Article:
Kids who enjoy learning about birds they spot in the outdoors–in their backyards and beyond–will love this fun activity from Little Bigfoot’s new book Look at That Bird! by Karen DeWitz. Even though it’s normally a winter activity, birds enjoy Suet year-round and it’s perfect for the family to do together this weekend!
Here’s what you will need:
- 5 empty and clean half-gallon milk cartons or other square molds (see Note)
- 2 cups squishy fat (shortening, lard, or rendered fat)
- 1 cup crunchy nut or seed butter (I use peanut butter)
- 3½ cups birdseed
- 1 cup uncooked quick oats
- ½ cup cracked corn (it’s in the pet food section)
To make your Suet:
- Cut the bottom inch or so off of each milk carton to make a shallow open box. Set these aside. You will use them as molds after you’ve mixed your suet. Recycle the scraps.
NOTE: You can also use plastic or silicone lunchbox sandwich containers, the empty trays from store-bought suet, small pans, or even old ice-cube trays as molds. You just want something you can freeze that will make a shape that fits into your suet feeder.
- Put the fat and nut butter in a large glass mixing bowl. Microwave for 1 to 2 minutes so it melts a little and gets soft. It doesn’t need to be totally liquid.
- Mix in the remaining ingredients. Stir well so everything is coated in fat and nut butter.
- Scoop the mixture into the milk carton molds. Smooth it down with the back of your spoon until the top of the suet is mostly flat.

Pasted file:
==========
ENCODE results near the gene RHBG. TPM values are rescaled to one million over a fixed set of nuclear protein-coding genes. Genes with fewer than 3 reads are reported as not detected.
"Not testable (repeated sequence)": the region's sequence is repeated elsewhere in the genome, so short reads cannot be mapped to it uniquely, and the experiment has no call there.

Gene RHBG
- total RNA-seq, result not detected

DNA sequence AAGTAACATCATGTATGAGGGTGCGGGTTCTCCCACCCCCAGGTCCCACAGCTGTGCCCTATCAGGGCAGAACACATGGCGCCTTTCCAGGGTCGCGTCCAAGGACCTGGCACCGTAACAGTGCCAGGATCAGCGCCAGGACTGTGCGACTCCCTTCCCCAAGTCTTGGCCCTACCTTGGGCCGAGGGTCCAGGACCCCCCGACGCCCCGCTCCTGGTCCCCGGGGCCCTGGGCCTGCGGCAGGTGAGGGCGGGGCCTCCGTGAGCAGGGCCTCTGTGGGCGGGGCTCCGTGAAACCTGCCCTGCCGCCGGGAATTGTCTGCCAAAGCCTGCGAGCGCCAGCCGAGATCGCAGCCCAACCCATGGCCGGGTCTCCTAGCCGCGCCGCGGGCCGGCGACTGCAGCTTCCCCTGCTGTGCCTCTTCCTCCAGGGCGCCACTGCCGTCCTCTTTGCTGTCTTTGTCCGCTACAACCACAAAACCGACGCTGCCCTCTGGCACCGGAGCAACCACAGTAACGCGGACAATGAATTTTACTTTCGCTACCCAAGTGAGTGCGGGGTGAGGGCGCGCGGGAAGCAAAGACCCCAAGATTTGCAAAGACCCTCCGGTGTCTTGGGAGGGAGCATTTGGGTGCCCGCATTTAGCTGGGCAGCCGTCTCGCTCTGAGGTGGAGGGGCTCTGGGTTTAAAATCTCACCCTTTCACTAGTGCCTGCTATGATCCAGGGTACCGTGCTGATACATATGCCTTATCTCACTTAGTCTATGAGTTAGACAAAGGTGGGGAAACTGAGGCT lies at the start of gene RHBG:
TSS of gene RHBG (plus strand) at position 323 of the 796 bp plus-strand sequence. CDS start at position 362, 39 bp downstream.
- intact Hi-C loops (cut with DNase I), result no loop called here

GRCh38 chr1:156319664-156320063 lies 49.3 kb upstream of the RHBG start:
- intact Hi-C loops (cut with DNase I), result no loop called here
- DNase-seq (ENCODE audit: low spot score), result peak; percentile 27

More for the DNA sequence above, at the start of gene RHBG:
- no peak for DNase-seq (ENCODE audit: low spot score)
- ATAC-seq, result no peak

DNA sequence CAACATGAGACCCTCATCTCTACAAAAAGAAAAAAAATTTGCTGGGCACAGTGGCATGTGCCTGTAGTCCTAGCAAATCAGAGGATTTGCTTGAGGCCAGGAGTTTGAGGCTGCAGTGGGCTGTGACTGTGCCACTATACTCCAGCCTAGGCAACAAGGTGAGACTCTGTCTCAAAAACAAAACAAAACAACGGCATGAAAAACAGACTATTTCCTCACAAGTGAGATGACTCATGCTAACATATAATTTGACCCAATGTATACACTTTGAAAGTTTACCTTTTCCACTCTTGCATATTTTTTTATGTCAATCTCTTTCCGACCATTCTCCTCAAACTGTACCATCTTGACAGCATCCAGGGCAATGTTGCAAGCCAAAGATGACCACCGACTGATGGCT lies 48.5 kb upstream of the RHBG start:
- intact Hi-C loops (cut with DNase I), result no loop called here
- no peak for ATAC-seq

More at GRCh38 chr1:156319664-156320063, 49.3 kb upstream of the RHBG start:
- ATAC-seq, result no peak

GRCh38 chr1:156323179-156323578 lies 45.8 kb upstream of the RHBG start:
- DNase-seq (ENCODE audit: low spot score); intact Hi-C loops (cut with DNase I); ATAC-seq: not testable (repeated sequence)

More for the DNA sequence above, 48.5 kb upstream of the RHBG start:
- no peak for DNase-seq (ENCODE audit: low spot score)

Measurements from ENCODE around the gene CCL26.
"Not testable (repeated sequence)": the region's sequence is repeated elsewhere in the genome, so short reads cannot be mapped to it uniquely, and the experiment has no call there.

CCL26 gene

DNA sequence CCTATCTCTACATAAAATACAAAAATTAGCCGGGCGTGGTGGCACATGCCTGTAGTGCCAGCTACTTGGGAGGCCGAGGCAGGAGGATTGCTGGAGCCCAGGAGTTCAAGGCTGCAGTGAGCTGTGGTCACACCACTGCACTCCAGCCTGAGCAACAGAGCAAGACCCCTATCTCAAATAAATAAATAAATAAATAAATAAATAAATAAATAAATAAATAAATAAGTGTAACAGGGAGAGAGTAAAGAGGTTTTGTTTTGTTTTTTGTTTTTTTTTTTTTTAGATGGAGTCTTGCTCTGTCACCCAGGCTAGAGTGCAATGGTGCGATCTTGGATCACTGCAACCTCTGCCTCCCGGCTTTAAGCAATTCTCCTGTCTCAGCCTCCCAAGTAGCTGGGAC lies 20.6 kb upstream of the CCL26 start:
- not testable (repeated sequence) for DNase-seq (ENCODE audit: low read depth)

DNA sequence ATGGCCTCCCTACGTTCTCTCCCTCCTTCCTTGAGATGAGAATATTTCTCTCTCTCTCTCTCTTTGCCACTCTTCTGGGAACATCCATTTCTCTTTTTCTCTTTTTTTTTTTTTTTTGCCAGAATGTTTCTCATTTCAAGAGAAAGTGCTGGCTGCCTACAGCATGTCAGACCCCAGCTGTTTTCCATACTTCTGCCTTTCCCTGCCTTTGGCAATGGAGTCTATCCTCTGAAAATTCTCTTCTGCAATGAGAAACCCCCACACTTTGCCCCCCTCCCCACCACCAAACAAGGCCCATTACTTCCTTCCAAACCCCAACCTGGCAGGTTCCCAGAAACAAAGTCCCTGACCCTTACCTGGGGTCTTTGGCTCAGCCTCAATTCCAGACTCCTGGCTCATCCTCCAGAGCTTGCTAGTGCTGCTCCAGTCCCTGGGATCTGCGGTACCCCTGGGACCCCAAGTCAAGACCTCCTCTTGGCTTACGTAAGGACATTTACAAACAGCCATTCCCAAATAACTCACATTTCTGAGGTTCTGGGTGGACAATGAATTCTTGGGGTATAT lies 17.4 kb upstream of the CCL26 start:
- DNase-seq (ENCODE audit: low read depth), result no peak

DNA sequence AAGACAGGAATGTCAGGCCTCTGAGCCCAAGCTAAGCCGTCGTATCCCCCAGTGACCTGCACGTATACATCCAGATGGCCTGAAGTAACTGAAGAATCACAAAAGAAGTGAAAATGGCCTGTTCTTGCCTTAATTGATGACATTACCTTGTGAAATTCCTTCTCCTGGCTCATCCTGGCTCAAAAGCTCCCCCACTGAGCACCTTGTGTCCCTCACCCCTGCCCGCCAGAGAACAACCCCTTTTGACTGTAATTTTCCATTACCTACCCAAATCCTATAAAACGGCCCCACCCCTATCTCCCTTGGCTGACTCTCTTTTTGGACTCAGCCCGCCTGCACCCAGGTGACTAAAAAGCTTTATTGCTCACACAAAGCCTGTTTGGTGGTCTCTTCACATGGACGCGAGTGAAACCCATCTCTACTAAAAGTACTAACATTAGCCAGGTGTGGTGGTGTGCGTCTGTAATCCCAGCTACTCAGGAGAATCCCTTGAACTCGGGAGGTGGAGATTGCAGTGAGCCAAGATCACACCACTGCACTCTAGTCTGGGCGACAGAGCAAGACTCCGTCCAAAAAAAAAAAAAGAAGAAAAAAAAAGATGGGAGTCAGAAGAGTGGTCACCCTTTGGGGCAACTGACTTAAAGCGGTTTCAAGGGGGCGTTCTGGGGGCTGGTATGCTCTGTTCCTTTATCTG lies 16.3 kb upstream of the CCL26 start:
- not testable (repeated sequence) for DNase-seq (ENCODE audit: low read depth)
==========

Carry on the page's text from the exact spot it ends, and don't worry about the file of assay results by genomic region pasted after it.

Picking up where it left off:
- Put the filled suet molds in the freezer for a couple of hours. You can even store them there if you don’t want to put them all out in your yard at once. When you’re ready to feed the birds, peel the suet out of the mold and place it in a suet feeder basket.
- Wait and watch!
You can download a PDF of the You Can Do It: Suet! activity here.
Look at That Bird!
by Karen DeWitz
This full-color guidebook is filled with fun and interesting kid-friendly facts and photographs of over 50 birds that Northwesterners are most likely to see every day and encourages curious kids and their adults to go outside and learn more about nature. Kids will find basic information about what makes a bird a bird, and specific information about each bird species, all of which can be used to help identify birds. Look at That Bird! also includes projects kids can do to attract them to their backyards.